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Thursday, 19 July 2007

Mulongotism, 2nd Edition....

The Chamber of Mines have joined the increasing calls for further liberalisation of the international gateway, as the following extract from the Daily Mail shows. However, in the same article, Zesco appear to reject the Yakima proposal for incremental ownership on "security" grounds.

The Chamber of Mines says the high license fees demanded by Government for the international gateway was adding up to the high cost of doing business in Zambia. Chamber of mines chief executive officer, Fred Bantubonse, said this in a contribution to Zambia Business Forum, e-conference on factors affecting cost of telecommunication services in Zambia.

Mr Bantubonse said telecommunications services were an input into the cost of goods and services produced in Zambia. He added that providers of the service namely Celtel Zambia, MTN Zambia and Zamtel should compete on an even ground without preferential treatment for any player. “The current situation where all international traffic gets routed via Zamtel earth station does not make economic sense. It is very clear, high license fees demanded by Communication Authority for the international gateway is intended to protect Zamtel" he said...

And Zesco’s manager for the optic fibre project, Nangalelwa Sitwala said losing total control of the International gateway especially if wholly owned and controlled by foreign entities was a national security matter that should concern every one. Mr Sitwala said it was important to mitigate negative implications of liberalisation by allowing only two additional gateways with majority shareholding of Zambian operators.......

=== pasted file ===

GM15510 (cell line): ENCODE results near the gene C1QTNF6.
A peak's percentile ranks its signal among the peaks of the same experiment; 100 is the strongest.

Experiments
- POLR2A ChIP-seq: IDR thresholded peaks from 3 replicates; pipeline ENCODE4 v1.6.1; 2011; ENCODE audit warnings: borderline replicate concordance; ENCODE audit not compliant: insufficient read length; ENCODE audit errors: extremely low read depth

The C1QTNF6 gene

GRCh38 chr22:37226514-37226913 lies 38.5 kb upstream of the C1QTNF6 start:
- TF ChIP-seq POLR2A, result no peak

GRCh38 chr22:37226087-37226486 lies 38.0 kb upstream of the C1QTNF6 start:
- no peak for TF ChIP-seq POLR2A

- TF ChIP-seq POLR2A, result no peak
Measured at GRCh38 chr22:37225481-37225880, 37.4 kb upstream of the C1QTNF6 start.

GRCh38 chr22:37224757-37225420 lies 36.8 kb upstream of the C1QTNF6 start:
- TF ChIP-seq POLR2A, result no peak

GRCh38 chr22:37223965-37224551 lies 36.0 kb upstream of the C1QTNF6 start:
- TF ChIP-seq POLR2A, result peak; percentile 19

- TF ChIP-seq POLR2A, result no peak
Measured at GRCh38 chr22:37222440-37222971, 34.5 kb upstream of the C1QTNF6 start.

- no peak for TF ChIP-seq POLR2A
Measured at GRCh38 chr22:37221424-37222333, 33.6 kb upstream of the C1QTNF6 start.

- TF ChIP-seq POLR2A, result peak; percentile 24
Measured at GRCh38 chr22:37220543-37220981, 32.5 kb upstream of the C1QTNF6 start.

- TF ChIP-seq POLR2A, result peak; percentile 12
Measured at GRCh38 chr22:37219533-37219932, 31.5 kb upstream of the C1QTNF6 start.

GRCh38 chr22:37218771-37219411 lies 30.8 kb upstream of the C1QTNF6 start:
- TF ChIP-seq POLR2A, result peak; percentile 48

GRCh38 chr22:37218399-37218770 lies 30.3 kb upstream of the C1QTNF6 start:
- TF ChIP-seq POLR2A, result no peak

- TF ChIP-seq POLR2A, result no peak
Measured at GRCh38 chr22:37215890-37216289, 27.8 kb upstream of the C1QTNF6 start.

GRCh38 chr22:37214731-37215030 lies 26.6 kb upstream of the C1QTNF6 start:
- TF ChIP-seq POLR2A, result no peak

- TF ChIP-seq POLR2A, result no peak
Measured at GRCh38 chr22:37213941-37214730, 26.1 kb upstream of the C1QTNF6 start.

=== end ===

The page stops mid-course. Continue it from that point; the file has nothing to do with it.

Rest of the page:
Mr Sitwala suggested that mobile operators should not be allowed to bid for international gateways operators but allow the operator to carry international traffic for mobile operators.

I find Mr Sitwala's argument incomplete. It is difficult at this stage to assess what exactly Government is worried about with respect to shared ownership. What are these security concerns? As I have previously stated if such concerns exist, my view is that these are best dealt with by using the latest technological developments in security devices and imposing proper license obligations and conditions on Zam-Int and other domestic entrants to the market. In particular, with the convergence of networks and services, the Government needs to devise appropriate cyber-security programs to deal with the challenges posed by the information society without compromising consumer privacy. But the need to address these challenges is not an excuse to delay making the market more open.

3 comments:

  1. The daily mail link points to an article about Barclays.

    "Mr Sitwala said it was important to mitigate negative implications of liberalisation by allowing only two additional gateways"

    I don't understand what he means here.

    We clearly need a fiber cable to Tanzania because they have the cheapest bandwidth.